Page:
The editing on this show is ridiculously good. Just like the stunts and make-up (seriously, the hair!). So good it makes one actress playing two roles believable. But even the crew can’t fake the actress who plays these two look-a-likes so fundamentally different. Nina Dobrev is a gift. It’s an absolute shame and embarrassment that this lady hasn’t gotten any major award recognition. This is something I lament every time I get the opportunity, but it needs to be done. On any show, any actress of any age cannot outperform Nina Dobrev. That’s a bold statement that is too often made without much foundation. If you don’t believe me I strongly encourage you to watch the episode ‘Stand By Me’. Besides the fact it’s a crucial episode in the series that is bound to make you sob like a baby, Nina delivers in every way possible. What she does without so much as uttering one word is, well, not human. To say the other actors are good too would be offensive. There’s a reason why Klaus’s centric episode ‘The Originals’ got picked-up as its own TV show. Joseph Morgan plays the oldest and most dangerous vampire with such flair and charisma you can’t help but love the monster that is responsible for way too many deaths. Candica Accola as Caroline, besides having the ability to create plausible chemistry with everything and everyone, is charming, bad-ass and touching all wrapped into one. And because the fandom hates Bonnie, Kat Graham deserves a shout out for doing some great work with less than enthusiastic material.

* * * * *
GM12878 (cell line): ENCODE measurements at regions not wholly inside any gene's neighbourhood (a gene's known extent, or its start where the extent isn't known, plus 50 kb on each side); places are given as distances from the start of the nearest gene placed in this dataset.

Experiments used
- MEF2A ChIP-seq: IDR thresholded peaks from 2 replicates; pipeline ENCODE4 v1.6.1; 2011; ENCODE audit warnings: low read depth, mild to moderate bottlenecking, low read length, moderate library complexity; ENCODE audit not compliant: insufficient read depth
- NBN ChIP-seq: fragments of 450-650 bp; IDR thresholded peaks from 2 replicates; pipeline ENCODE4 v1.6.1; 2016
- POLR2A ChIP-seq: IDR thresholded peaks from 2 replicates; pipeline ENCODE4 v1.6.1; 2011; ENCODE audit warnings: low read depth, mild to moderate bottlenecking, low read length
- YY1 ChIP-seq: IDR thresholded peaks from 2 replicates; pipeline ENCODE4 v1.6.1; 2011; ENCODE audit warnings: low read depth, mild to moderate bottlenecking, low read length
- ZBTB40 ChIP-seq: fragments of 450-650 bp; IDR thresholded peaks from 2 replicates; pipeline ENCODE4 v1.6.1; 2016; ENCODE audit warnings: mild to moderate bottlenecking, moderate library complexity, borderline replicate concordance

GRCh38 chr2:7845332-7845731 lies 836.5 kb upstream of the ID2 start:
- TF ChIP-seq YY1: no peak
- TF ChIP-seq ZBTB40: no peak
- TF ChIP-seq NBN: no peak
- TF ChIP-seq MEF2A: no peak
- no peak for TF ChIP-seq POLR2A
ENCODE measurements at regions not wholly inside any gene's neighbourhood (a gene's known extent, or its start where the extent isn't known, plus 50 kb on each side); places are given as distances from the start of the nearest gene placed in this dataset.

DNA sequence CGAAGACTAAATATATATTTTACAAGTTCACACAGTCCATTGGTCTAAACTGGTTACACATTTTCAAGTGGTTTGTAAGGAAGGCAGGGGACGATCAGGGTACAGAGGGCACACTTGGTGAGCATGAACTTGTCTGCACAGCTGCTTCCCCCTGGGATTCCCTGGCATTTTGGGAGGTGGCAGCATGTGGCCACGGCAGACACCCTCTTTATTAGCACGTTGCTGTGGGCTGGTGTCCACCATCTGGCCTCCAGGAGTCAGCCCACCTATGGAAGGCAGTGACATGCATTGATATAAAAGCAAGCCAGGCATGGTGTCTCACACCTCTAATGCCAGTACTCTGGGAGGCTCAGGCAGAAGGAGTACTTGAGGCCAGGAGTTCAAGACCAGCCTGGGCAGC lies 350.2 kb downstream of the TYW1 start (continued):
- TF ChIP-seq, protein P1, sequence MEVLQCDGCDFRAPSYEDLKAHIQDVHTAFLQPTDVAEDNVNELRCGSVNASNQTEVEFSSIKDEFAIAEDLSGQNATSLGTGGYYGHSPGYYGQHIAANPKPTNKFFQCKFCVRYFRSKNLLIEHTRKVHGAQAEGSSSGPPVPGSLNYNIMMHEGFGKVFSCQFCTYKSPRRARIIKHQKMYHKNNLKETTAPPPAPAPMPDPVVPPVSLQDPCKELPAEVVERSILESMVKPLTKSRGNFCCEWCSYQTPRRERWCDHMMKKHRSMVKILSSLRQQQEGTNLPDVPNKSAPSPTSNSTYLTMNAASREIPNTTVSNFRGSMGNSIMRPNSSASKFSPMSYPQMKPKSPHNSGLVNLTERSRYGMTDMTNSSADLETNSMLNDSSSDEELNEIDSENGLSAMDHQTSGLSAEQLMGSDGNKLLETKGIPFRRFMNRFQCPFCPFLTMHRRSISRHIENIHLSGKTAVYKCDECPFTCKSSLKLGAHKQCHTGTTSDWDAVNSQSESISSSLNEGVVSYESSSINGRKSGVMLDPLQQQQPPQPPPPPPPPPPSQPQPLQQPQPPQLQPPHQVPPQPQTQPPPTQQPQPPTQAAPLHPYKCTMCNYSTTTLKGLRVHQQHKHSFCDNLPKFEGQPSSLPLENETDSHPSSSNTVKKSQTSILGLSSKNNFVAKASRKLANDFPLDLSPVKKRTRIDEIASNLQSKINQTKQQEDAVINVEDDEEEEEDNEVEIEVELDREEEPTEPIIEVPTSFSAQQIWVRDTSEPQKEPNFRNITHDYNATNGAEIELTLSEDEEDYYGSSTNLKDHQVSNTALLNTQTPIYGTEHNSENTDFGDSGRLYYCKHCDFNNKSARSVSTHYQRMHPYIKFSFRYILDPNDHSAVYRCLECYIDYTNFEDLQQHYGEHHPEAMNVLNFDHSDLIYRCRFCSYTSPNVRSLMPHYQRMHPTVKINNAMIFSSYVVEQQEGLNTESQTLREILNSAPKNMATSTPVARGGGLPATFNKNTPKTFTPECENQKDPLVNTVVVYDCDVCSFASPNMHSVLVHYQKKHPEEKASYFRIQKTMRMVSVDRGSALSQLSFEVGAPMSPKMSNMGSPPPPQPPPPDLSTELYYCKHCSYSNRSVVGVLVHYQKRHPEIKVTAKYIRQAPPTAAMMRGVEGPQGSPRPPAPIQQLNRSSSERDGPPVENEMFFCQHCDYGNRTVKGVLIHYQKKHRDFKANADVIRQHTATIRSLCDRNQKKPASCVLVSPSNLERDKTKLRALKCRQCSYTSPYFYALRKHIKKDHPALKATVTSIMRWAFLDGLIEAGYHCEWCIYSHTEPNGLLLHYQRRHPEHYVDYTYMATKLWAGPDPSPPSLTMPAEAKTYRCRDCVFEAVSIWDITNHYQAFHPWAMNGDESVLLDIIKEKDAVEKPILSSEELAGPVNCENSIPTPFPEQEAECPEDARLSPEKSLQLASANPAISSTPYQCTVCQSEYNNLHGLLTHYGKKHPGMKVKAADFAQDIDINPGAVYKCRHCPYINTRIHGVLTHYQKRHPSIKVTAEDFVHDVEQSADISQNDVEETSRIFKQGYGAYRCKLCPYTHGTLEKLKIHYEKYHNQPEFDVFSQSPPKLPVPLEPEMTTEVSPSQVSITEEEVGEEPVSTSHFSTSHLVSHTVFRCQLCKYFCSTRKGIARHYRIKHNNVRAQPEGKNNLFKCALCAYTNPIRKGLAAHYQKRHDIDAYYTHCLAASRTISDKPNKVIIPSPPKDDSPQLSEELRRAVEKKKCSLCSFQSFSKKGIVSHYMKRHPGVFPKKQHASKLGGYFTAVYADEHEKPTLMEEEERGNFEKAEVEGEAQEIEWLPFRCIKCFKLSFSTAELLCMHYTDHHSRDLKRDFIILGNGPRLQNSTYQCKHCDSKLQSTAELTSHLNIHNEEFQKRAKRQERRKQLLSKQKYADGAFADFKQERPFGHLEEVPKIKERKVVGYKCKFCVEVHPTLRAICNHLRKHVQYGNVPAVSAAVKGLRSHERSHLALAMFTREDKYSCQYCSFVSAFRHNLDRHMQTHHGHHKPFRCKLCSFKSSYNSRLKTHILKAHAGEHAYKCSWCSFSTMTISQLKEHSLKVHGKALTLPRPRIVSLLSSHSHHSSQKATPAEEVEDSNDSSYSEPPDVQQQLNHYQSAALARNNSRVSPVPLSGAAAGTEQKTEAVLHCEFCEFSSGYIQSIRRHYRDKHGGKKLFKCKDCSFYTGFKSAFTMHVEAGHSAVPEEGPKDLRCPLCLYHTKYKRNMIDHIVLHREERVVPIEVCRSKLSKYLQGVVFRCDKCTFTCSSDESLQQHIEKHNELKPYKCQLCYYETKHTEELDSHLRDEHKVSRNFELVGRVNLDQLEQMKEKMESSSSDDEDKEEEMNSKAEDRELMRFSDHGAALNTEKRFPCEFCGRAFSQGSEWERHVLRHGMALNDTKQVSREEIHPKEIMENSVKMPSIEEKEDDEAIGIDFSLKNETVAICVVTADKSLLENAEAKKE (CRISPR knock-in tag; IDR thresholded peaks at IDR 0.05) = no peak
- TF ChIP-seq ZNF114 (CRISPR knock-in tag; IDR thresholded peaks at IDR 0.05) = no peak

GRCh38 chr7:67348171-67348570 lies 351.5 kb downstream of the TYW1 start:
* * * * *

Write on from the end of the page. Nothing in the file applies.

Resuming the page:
As mentioned in reviews of earlier seasons, this show is incredibly well constructed. It might just be the only network show with a full 23 episode order that still knows how to weekly blow your mind. The stories move so incredibly fast it’s nearly impossible to predict anything (go ahead seasoned TV fans, I’ll wait while you count your losses). Instead of one big seasonal arc the seasons are divided up by multiple story arcs. It delivers quicker satisfaction and also allows the story to move beyond current issues. Aside from that the action is thrilling, the twists (and neck-snapping) are compelling, the characters layered and engaging and the story is unparalleled. The show does ask you to jump a few sharks every once in a while. After four years some are used to the fast-paced plot that you just go with some of the inconsistencies and mythology explanations. That’s a mistake. Every word uttered on this show is crucial to the plot and vital for your experience. The creative force that is Julie Plec and her gifted writing team (Rebecca Sonnenshine and Michael Narducci especially, who will serve as showrunners since Plec has two other shows to take care of come fall) are unstoppable. This might be a teen show about vampires, but it’s very mature in every other way.
Season 4 focuses on a new start while also featuring senior year of high school for these characters. Prom, graduation, we get to live it all. Well, not “live” for ALL of them, obviously. Without giving too much away, the season isn’t the shows’ strongest to date. But only because Season 2 and 3 are so ridiculously good it’s hard to trump that while using a lot of the same ingredients. When the show tries to make you care yet again about another object that is absolutely important for all mankind (stone, sword, whatever is in Damon’s soap dish), the novelty wears off. But perhaps all of that is changing now half of the cast is moving to New Orleans and the other half is graduating. Even so, a lesser season of this show outperforms nearly every other show out there. Season 4 manages starts off as a character exploration for the lead and ends… well, let’s just say we’ll talk about that ending when we get to Season 5.
‘The Vampire Diaries’ Season 4 delves even further into its leading characters and that’s rewarding. Even if some of the show’s tricks (new villains are not to be seen until weeks after their introduction) are running thin, the show still knows how to pack a few punches. Keep your tissues nearby, don’t fall off the edge of your seat and close your mouth after your jaw drops. Season 4 knows what its doing. In terms of acting and writing, but also twists and integrated storytelling this is top shelve material. Not bad for a teen show about a girl in love with two vampires.